Who is a Cost Estimator?
A Cost Estimator is a professional who focuses on assessing and calculating the time, resources, and labor required for projects. This can be construction, manufacture, or production of services. He or she does this by data collection and analysis. This implies that they work with project managers, construction superintendents, and similar staff.
Their job description is very important for businesses. With their analysis, companies can also successfully secure contracts with trusted information.
Also, in their estimates, they are very open and give allowances for positive and negative adjustments in cases of any unforeseen circumstance. They are also good to record keepers, as recorded experiences of the past go a long way in simplifying future analysis.
Their duties also require the use of certain software and databases to make proper estimates, especially in construction projects. Additionally, they work with Engineers and other building contractors as well.
Furthermore, Cost Estimators can choose an area to specialize in, such as Manufacturing or Construction. They are usually graduates of fields around Business or Construction. Also, most professionals get to practice with just a Bachelor’s degree.
To find out more about these hardworking staff, keep reading till the end.
Responsibilities of a Cost Estimator
The duties and responsibilities of Cost Estimators include but are not limited to the following:
- Working together with the project, construction, or manufacturing staff in harmony.
- Calculating how much is left for new projects.
- Calculating the time required for a new project.
- Researching on ways to prepare better estimates that are best for the company at her current level.
- Holding meetings with architects, engineers, and other core professionals involved in building projects to get the best information.
- Ensuring proper documentation of past works as they’ll be very useful in similar future works.
- Making provisions for positive and negative adjustments in estimates.
- Recommending better ways of securing or attaining certain goals for the company based on research, etc.
Qualifications for practice as a Cost Estimator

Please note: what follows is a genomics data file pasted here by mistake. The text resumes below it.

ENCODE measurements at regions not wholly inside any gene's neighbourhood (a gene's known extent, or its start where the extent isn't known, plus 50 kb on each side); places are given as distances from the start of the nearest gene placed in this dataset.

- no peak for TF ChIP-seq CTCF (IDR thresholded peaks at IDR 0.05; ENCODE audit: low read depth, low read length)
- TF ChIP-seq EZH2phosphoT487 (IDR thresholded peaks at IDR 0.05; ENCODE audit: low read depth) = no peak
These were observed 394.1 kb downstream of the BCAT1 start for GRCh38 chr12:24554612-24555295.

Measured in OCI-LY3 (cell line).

As stated earlier, most companies employ staff with Bachelor’s degrees for this position. As seen from their responsibilities, the position is quite sensitive as it can help secure contracts and even facilitate projects.
A list of the qualifications for practice in the United States include:
- Firstly, a bachelor’s degree in Construction or Business related field.
- Secondly, work experience in the construction or manufacturing industry.
- Thirdly, training such as cost estimation techniques and software, computer-aided design (CAD), or building information modeling (BIM).
Moreover, certain skills are also necessary to succeed well in this position. Employers also look out for them. Some of these include:
- Interpersonal skills.
- Good communication skills.
- Time management skills.
- Analytical skills.
- Precision and accuracy.
- Ability to work well under pressure.
- Ability to pay attention to details.
- Good observation skills.
- Mathematical skills.
- Proficiency in the use of related computer software.
- Negotiation skills.
- Problem-solving skills, among others.
Cost Estimators earn about $71,450, a year in the United States. They can also earn more, depending on the company size and their competency, among other reasons. It can also be as high as $144,360. Generally, those in construction companies earn more than those in manufacturing industries.
Cost Estimators can work in different places Some of them include:
- Manufacturing industries.
- Construction Companies.
- Construction sites.
- High technology engineering companies among others.
Mostly, they work full time, which is up to 40 hours a week. This, however, does not include weekends and public holidays. Their job description can also require them to do market surveys, hold meetings, and go to construction sites.
Cost Estimators get to practice with just a Bachelor’s degree. Because it is not a promotional position, there’s usually no rush for improvement in educational qualification. Even if this happens, staff end up delving into other careers with better pay. Moreover, the United States Bureau of Labor Statistics predicts a 1% job growth by 2030.
Cost Estimators perform very important duties in construction or manufacturing firms. Their job is more of forecasting and employing results in helping the company achieve more goals.
Also, it can be attained with just a Bachelor’s degree in addition to relevant skills. For this reason, it is worth considering, particularly for starters.
Furthermore, it also offers on-the-job training for skills that can also be applied in other careers.